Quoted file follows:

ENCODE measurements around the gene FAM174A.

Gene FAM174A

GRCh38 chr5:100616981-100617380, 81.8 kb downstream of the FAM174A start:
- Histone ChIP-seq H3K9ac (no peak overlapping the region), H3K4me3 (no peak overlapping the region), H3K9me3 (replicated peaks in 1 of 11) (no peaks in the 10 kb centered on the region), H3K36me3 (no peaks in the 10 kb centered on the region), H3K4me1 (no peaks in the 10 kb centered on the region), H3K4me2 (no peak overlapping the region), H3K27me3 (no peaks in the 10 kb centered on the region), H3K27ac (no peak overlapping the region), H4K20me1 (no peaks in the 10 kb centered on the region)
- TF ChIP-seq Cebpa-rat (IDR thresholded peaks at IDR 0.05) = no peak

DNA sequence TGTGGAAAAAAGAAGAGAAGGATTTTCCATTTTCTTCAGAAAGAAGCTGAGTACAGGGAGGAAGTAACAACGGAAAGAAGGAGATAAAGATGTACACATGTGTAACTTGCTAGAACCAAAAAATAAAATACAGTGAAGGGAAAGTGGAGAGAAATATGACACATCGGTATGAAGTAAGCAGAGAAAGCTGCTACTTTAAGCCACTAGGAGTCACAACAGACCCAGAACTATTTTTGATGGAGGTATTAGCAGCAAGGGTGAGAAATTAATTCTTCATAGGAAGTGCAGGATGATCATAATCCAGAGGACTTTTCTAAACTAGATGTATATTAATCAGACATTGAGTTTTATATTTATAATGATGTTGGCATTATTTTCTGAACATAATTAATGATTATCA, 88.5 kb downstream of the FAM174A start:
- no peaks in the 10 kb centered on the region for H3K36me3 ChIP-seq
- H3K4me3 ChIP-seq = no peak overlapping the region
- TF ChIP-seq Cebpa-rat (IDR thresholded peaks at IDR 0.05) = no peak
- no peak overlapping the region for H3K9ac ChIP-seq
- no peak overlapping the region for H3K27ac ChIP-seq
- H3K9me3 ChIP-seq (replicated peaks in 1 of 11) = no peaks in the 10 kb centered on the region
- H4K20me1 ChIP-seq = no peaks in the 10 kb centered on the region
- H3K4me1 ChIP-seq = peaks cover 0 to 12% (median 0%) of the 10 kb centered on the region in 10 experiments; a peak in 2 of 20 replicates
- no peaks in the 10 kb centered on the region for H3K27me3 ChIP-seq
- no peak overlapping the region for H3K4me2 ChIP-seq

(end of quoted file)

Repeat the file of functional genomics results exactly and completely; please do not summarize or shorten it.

ENCODE measurements around the gene FAM174A.

Gene FAM174A

GRCh38 chr5:100616981-100617380, 81.8 kb downstream of the FAM174A start:
- Histone ChIP-seq H3K9ac (no peak overlapping the region), H3K4me3 (no peak overlapping the region), H3K9me3 (replicated peaks in 1 of 11) (no peaks in the 10 kb centered on the region), H3K36me3 (no peaks in the 10 kb centered on the region), H3K4me1 (no peaks in the 10 kb centered on the region), H3K4me2 (no peak overlapping the region), H3K27me3 (no peaks in the 10 kb centered on the region), H3K27ac (no peak overlapping the region), H4K20me1 (no peaks in the 10 kb centered on the region)
- TF ChIP-seq Cebpa-rat (IDR thresholded peaks at IDR 0.05) = no peak

DNA sequence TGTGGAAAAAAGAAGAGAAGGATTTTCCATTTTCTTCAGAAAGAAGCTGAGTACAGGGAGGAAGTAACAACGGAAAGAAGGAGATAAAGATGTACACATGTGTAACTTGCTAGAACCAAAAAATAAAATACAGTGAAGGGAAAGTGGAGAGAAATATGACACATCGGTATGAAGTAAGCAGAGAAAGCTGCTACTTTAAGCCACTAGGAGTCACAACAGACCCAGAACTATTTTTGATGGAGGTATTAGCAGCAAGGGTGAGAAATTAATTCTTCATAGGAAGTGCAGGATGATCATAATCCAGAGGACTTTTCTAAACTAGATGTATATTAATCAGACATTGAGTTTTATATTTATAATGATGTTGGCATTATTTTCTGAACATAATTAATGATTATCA, 88.5 kb downstream of the FAM174A start:
- no peaks in the 10 kb centered on the region for H3K36me3 ChIP-seq
- H3K4me3 ChIP-seq = no peak overlapping the region
- TF ChIP-seq Cebpa-rat (IDR thresholded peaks at IDR 0.05) = no peak
- no peak overlapping the region for H3K9ac ChIP-seq
- no peak overlapping the region for H3K27ac ChIP-seq
- H3K9me3 ChIP-seq (replicated peaks in 1 of 11) = no peaks in the 10 kb centered on the region
- H4K20me1 ChIP-seq = no peaks in the 10 kb centered on the region
- H3K4me1 ChIP-seq = peaks cover 0 to 12% (median 0%) of the 10 kb centered on the region in 10 experiments; a peak in 2 of 20 replicates
- no peaks in the 10 kb centered on the region for H3K27me3 ChIP-seq
- no peak overlapping the region for H3K4me2 ChIP-seq